Cousin Bonnie says that to press a grapefruit of its juice is to skin a cat, is to interrogate the youthfulness of everything pink, is to commune with the lawn ornaments, is to take a gamble. She points to her eye, its wildness, the burst vessels mapped through the white in what she describes as mice pussies in the snow. She laughs, then asks why she’s laughing. She forgets things easily these days. She mutters something about over-parenting, but we can’t make it out. Outside the desert throws the smallest bits of itself against the house, the windows that haven’t been cleaned in years. Through the film of the pane, we can see Las Vegas begin to turn itself on. We can hear it. Bonnie sits down on the couch, drains her third Nevada Cocktail from a plastic Flintstones cup. She points to her eye, mutters something about the awful heat of this bloodshot world.
Bonnie’s right again. According to the Center for Occupational Health and Safety, “Children are exposed to the most obvious form of citric acid from citrus fruits including oranges, grapefruits, and lemons that they are served at school or are encouraged to eat at home. It is easy for the citrus juices to squirt into a child’s eye when he or she is peeling or separating the fruit. [We have] documented incidences where individuals have suffered permanent eye injury after their eyes were exposed to citric acid.” She sips and roars after the swallow. “If the lions are inside,” she says, “at least they’re not out there waiting for us.”
In the late 1930s, Jewish gangsters Bugsy Siegel and Meyer Lansky began investigating Las Vegas, mining the desert for “legitimate” business opportunities. Legend has it that, in 1946, when Siegel and Lansky, with black market building materials and money laundered through Mormon-owned banks, built the Flamingo Hotel and Casino, Siegel, a man with a taste for strong acidic drinks, called for a celebratory concoction of rum, grapefruit and lime juices, a dash of bitters, and the sort of sugar we now categorize as superfine. Siegel’s lieutenants followed suit, and soon, the beverage became known as The Nevada Cocktail, the sweet-sour intoxicant that, in claiming the name of our state, also means The Snow-Covered Cocktail, which confuses Bonnie as she listens to the window A/C unit hiccup and wheeze, as she adds an ice cube to her cocktail, as she closes her eyes, as she sweats and sweats and remembers too much.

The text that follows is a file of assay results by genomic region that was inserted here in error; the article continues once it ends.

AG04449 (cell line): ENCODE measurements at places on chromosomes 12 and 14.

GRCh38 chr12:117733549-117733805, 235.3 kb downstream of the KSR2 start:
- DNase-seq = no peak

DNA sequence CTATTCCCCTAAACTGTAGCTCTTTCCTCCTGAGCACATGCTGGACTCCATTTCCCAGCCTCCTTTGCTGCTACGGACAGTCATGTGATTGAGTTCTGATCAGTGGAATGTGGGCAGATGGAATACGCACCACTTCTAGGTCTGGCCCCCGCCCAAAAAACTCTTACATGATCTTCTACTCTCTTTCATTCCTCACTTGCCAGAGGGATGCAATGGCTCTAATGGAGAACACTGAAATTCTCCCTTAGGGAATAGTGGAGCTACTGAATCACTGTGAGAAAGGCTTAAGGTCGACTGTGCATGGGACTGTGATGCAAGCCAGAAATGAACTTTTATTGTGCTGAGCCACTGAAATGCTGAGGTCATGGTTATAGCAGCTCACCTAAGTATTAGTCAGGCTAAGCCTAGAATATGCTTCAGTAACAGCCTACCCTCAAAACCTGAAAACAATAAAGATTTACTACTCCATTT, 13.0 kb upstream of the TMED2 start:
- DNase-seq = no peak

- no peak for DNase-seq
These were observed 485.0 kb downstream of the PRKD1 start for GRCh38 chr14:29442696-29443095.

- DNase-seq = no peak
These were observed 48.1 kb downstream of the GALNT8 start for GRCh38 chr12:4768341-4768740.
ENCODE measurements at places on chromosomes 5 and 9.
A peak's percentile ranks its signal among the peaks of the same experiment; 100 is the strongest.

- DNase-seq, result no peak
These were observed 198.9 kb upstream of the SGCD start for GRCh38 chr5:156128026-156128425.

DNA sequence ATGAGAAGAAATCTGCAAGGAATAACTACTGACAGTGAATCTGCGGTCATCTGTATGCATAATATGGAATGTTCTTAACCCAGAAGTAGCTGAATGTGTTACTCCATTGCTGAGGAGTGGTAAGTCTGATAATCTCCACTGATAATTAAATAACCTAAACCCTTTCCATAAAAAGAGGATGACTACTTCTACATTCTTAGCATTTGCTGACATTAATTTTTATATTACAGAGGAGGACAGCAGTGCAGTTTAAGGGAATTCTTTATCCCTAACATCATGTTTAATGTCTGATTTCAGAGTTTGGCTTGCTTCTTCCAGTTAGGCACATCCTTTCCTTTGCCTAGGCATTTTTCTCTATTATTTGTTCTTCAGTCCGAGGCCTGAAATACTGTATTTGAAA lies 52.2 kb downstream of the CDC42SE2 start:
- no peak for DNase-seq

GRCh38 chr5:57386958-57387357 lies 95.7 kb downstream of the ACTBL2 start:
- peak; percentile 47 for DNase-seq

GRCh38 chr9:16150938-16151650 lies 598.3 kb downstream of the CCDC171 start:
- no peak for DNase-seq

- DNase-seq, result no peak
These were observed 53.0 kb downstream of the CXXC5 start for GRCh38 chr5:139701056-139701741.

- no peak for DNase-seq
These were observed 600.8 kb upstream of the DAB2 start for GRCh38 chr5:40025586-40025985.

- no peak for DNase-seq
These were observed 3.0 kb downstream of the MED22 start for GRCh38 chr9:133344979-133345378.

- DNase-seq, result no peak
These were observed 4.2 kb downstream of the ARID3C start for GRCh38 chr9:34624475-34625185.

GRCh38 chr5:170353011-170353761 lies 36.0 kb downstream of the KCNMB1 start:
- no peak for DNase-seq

As Siegel and Lansky, in 1945, scoped-out the future site of The Flamingo, and muttered things like, We only kill each other and Don’t worry, don’t worry..., the Soviet Army liberated Auschwitz and, thereby, Cousin Bonnie. With droppers, she says, the Nazis would bathe her eyes with grapefruit juice, and, Oh! she says, the constellations! It was a better fate for her eyes, she says, than to be scooped out with a thumb.
With her thumb, she stirs her fourth Nevada Cocktail, dares the grapefruit juice to do something about it.
Flamingo derives from the Greek, meaning, “purple wing,” which further means that even in ancient Greece we confused one color for another.
We are a species of bad eyes...
If she wasn’t so busy drafting the soliloquies of The Waves, Virginia Woolf might have written, Because the thumb ends with mantra, like fascism and fascism, the ghosts are the least of our worries. Because it’s a finch, the ditchdigger biceps hated after the advent of language, we are lit up in a glass torch, a lantern casing cut with [Bonnie’s] constellation. That could be a windmill back there, if it wasn’t a firing tower.
Bonnie roars and the desert tries to get inside. In Cactus Springs, a 76-year old retired restaurant owner rubs her eyes, sips the state’s cocktail, admits, “I tell you, I’d rather run into a mountain lion than a thief from Las Vegas. Your chances are better.”